Important: Shipment Insert
REVISED VOLUMES 13, 14, and 15
Enclosed are revised Volumes 13, 14, and 15 for Georgia Jurisprudence. These revised volumes replace the existing Volumes 13, 14, and 15, published in 1995, and their pocket parts.
These volumes cover recent Georgia caselaw and statutes concerning Torts and Personal Injury, including such topics as Fraud, Nuisance, Alcohol Liability, Professional Malpractice, and Products Liability. Thomson Reuters Legal Solutions is pleased that James S. Strawinski, of Strawinski & Goldberg, L.L.P. has written the revised topic Aviation Accidents, and that Michael J. Warshauer, of Warshauer Thomas Thornton & Rogers, P.C. has written the revised topic Railroads for this volume.
Throughout these three volumes are references to such authoritative Georgia treatises as Georgia Law of Torts, Georgia Wrongful Death Actions, Punitive Damages in Georgia, and Georgia Products Liability, as well as national treatises, such as American Law of Products Liability, 3d and Modern Tort Law, Liability and Litigation. References to Brown's Georgia Pleading, Practice and Legal Forms are also included.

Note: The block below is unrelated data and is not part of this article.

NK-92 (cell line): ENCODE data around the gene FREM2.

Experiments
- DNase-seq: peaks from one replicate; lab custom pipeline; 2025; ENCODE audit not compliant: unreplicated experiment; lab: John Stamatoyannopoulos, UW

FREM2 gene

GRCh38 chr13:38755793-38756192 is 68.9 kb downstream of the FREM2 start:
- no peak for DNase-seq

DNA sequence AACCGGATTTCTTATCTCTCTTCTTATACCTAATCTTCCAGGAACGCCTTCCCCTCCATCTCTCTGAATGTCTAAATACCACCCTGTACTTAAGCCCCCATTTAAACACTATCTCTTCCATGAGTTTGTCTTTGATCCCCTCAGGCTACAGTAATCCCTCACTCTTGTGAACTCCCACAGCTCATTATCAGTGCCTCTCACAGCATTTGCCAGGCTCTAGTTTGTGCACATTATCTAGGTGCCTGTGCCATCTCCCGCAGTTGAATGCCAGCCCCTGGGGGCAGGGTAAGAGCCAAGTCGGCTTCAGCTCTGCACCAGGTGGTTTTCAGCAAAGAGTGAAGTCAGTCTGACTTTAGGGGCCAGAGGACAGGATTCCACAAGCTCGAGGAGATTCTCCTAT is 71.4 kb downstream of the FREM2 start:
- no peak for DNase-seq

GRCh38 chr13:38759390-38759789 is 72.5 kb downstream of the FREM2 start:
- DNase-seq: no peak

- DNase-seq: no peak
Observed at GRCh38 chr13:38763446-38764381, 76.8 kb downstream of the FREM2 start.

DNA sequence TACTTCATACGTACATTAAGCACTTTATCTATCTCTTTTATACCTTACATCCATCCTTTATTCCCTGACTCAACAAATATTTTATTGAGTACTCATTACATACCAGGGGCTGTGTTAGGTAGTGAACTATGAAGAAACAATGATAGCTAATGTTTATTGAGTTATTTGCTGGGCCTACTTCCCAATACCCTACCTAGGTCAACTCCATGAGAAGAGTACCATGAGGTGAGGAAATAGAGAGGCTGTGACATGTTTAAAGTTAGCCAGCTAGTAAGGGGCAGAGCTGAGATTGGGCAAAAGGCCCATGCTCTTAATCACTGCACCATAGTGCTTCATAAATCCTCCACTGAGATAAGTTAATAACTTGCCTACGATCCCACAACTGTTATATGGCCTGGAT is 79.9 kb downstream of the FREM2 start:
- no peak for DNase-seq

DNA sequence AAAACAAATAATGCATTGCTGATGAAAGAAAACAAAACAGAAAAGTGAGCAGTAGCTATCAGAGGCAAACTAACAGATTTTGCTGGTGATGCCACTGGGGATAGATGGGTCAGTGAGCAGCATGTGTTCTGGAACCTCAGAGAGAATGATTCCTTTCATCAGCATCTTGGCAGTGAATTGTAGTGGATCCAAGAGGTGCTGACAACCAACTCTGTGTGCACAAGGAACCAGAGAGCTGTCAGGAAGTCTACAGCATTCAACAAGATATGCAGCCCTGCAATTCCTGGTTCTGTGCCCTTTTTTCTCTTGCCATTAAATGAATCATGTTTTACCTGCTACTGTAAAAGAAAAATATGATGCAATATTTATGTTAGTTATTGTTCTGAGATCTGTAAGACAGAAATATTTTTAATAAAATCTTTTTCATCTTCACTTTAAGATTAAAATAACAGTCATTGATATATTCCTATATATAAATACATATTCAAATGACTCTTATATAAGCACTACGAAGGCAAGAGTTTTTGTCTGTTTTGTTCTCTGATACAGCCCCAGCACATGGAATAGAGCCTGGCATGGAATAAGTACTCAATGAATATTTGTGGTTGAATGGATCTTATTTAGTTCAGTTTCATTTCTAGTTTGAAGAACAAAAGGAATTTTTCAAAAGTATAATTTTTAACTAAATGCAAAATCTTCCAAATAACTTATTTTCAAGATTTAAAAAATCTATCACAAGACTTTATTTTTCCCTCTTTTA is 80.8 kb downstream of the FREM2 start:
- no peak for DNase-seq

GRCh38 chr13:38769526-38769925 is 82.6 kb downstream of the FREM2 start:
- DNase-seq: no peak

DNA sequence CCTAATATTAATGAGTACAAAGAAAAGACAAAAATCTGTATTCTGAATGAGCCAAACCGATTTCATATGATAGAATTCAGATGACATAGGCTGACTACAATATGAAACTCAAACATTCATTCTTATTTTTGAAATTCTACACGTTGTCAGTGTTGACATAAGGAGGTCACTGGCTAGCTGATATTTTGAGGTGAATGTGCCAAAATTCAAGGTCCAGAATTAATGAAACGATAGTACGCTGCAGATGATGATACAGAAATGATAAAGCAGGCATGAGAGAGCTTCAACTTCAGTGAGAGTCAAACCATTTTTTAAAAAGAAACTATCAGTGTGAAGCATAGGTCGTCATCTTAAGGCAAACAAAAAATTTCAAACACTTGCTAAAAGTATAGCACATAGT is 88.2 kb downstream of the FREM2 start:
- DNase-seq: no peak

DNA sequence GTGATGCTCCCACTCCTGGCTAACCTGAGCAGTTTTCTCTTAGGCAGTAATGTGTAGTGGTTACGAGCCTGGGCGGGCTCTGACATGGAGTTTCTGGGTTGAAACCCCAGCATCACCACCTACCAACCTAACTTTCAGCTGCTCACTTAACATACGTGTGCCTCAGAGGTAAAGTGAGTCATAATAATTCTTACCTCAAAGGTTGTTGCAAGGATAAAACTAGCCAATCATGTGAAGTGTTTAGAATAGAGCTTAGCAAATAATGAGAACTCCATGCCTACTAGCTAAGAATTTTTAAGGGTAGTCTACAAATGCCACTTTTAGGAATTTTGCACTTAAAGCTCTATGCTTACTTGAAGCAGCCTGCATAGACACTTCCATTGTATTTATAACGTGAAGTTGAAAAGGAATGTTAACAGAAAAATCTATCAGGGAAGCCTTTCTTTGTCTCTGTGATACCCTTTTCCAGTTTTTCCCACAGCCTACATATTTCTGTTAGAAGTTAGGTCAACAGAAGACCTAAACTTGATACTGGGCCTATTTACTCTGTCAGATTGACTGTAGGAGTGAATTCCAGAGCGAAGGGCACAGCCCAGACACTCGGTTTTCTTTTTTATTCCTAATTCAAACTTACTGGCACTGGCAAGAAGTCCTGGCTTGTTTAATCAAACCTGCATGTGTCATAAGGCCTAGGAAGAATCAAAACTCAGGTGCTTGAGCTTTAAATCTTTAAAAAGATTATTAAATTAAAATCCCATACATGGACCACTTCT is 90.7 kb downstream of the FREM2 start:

REMOVE and RECYCLE the existing Volumes 13, 14, and 15, copyright 1995, and their pocket parts.
PLACE the new Volumes 13, 14, and 15 on the shelf after the existing Volume 12 of Georgia Jurisprudence.
- Prejudgment interest on unliquidated damages will be at an annual rate equal to the prime rate as published by the Board of Governors of the Federal Reserve System, as published in statistical release H. 15 or any publication that may supersede it, on the 30th day following the date of the mailing of the last written notice plus three percent, and begins to run from the 30th day following the date of the mailing or delivering of the written notice until the date of judgment. This applies to all civil actions filed on or after July 1, 2003. See Damages §11:42.
- In Georgia, for negligence purposes, an action undertaken for the benefit of another, even gratuitously, must be performed in accordance with the obligation to exercise reasonable care. The Georgia courts have specifically adopted the Good Samaritan doctrine stated in the Restatement Second, Torts §324A. See Negligence §21:9.